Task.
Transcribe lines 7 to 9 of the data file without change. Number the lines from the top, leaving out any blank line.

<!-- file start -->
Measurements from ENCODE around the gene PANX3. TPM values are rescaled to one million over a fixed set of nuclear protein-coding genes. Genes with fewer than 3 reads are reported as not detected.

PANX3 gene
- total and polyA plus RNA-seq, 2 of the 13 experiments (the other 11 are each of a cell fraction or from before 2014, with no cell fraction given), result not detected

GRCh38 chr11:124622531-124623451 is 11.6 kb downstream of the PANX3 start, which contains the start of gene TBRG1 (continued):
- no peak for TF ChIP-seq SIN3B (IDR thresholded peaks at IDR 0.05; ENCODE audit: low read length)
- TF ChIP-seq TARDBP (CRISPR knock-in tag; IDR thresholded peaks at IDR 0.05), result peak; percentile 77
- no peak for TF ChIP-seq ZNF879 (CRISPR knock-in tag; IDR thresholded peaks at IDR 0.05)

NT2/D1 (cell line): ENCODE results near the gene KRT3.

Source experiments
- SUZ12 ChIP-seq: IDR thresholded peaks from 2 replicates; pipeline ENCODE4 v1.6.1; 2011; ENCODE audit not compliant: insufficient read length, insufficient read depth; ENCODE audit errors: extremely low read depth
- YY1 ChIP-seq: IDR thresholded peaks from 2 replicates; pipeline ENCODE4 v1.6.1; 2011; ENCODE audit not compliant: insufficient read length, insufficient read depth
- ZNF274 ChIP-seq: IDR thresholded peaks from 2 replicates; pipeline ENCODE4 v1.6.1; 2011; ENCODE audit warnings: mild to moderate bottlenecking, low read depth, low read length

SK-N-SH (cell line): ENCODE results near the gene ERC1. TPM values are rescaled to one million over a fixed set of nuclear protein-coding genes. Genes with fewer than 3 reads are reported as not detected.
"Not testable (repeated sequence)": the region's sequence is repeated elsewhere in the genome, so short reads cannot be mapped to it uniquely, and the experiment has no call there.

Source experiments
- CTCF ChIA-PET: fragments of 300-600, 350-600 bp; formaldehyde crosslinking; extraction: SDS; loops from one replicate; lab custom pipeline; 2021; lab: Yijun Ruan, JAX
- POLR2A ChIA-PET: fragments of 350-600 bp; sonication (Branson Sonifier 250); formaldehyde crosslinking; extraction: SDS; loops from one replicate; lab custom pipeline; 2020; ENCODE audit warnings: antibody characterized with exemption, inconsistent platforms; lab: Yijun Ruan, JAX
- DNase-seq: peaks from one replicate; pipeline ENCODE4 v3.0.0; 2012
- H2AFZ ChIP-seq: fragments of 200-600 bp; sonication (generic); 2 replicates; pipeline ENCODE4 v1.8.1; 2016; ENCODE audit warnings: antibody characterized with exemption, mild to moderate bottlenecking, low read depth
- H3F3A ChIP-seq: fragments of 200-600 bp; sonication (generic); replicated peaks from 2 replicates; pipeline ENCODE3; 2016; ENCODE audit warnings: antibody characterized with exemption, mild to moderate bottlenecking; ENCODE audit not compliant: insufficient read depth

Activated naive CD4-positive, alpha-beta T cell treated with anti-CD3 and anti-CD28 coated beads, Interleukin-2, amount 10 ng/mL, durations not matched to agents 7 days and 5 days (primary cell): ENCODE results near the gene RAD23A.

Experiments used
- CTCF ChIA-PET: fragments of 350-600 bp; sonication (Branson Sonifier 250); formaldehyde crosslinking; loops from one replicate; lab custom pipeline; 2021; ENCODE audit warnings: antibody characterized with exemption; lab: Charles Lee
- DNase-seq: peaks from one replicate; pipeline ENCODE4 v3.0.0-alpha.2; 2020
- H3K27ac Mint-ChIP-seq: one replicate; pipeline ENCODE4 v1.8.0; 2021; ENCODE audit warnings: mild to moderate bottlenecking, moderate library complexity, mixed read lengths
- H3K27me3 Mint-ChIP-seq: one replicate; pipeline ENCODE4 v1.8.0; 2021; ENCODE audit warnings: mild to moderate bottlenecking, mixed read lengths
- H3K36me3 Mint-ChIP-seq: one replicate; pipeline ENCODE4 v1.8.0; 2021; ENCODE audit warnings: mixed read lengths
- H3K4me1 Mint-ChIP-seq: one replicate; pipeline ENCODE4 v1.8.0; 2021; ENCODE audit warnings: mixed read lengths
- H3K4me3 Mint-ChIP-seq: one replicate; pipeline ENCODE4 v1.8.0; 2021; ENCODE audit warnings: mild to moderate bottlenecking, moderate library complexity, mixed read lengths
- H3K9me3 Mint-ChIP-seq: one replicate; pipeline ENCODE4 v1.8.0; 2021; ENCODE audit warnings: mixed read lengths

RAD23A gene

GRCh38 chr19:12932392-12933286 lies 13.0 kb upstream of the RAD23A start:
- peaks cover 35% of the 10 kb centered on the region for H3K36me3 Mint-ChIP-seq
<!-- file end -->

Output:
- no peak for TF ChIP-seq ZNF879 (CRISPR knock-in tag; IDR thresholded peaks at IDR 0.05)

NT2/D1 (cell line): ENCODE results near the gene KRT3.

Source experiments